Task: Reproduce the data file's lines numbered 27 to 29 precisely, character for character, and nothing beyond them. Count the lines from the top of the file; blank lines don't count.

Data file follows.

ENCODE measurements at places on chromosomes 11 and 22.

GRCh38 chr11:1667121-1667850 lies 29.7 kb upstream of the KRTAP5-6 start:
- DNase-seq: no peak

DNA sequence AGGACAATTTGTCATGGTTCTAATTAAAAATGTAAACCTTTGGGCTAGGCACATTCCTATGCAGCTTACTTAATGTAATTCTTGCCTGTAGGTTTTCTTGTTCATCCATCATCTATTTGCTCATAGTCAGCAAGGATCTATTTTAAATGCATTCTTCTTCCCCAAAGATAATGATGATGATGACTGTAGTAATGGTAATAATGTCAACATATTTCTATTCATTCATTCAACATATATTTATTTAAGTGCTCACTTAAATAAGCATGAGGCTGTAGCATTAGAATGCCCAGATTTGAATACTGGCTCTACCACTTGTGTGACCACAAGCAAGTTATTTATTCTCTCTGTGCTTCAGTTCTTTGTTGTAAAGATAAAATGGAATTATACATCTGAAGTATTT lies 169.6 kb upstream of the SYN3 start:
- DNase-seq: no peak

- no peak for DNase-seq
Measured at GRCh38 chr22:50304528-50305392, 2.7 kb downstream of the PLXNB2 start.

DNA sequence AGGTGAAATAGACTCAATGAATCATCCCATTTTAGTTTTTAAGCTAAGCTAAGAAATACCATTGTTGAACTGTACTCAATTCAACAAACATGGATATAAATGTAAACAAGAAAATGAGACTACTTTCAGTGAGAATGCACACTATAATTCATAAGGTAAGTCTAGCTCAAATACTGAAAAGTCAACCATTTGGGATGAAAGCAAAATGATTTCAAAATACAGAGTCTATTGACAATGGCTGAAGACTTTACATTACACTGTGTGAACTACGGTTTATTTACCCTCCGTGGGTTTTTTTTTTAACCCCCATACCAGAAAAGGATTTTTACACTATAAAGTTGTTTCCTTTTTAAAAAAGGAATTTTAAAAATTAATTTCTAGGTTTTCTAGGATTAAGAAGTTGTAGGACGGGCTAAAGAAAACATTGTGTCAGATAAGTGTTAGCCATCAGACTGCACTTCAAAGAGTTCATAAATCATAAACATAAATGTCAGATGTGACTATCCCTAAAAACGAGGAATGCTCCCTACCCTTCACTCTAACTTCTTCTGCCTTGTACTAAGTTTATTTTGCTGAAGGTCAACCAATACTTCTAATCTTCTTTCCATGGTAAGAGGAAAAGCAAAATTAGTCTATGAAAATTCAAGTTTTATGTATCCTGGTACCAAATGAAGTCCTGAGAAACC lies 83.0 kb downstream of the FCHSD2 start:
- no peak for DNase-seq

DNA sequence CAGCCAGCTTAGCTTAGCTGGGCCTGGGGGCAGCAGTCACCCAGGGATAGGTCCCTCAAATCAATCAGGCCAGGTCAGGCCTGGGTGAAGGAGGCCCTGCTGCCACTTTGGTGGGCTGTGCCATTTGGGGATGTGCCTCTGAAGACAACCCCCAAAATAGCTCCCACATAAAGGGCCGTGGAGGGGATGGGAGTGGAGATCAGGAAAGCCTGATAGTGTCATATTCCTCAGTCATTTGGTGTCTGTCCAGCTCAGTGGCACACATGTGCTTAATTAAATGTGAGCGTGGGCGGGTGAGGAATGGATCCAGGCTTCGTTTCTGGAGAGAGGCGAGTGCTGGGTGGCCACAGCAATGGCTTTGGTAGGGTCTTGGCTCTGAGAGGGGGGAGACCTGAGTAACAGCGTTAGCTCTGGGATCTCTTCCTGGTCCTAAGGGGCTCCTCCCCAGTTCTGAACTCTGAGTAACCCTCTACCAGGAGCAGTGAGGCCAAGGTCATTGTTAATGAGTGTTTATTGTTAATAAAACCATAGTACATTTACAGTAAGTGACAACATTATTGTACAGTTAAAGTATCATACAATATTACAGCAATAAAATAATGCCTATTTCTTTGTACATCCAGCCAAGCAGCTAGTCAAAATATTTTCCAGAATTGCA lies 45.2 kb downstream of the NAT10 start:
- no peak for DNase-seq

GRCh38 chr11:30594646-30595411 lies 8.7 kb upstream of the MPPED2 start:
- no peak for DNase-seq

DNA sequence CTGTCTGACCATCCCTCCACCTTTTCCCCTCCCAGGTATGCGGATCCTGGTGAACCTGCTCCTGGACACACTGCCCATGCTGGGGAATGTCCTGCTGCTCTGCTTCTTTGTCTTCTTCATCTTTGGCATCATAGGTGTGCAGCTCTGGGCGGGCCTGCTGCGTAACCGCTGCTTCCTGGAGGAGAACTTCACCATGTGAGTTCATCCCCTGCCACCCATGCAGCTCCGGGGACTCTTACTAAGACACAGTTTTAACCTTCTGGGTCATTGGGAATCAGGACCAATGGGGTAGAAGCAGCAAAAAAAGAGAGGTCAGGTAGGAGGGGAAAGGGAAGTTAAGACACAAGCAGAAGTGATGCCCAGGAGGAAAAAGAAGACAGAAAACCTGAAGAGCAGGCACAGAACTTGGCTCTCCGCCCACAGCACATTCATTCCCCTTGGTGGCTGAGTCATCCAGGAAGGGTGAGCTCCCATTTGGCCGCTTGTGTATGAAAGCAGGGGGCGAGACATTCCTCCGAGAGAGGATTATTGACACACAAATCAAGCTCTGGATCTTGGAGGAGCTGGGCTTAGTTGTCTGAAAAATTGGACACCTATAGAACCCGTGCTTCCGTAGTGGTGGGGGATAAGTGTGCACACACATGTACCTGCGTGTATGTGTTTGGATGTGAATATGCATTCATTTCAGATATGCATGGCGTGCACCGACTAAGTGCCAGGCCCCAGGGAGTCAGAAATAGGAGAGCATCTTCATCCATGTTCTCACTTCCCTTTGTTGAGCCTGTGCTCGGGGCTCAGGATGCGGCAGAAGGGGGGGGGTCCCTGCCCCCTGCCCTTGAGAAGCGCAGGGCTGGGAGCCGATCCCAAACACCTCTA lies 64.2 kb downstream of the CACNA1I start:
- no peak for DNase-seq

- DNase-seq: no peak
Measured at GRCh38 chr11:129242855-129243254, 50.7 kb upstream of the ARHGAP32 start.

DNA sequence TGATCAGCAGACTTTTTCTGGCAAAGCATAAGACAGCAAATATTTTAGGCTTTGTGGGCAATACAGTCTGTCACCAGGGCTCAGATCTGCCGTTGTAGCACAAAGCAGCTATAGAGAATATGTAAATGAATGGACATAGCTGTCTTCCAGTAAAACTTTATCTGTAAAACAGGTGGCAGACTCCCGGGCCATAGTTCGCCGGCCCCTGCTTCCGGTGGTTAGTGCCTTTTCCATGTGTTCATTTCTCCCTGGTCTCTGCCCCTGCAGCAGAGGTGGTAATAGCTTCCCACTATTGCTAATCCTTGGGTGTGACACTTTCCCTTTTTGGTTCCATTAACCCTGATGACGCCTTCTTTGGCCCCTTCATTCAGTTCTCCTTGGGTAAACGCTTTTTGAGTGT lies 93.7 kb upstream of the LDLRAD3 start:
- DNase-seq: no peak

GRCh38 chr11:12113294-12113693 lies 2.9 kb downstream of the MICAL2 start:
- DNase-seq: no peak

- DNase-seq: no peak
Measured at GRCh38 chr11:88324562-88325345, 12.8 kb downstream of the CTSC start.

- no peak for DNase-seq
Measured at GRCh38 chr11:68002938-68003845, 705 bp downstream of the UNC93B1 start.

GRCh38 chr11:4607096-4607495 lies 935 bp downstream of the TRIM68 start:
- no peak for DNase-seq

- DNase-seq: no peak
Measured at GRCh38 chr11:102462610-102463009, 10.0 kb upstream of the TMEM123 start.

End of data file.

- no peak for DNase-seq

- DNase-seq: no peak
Measured at GRCh38 chr11:102462610-102463009, 10.0 kb upstream of the TMEM123 start.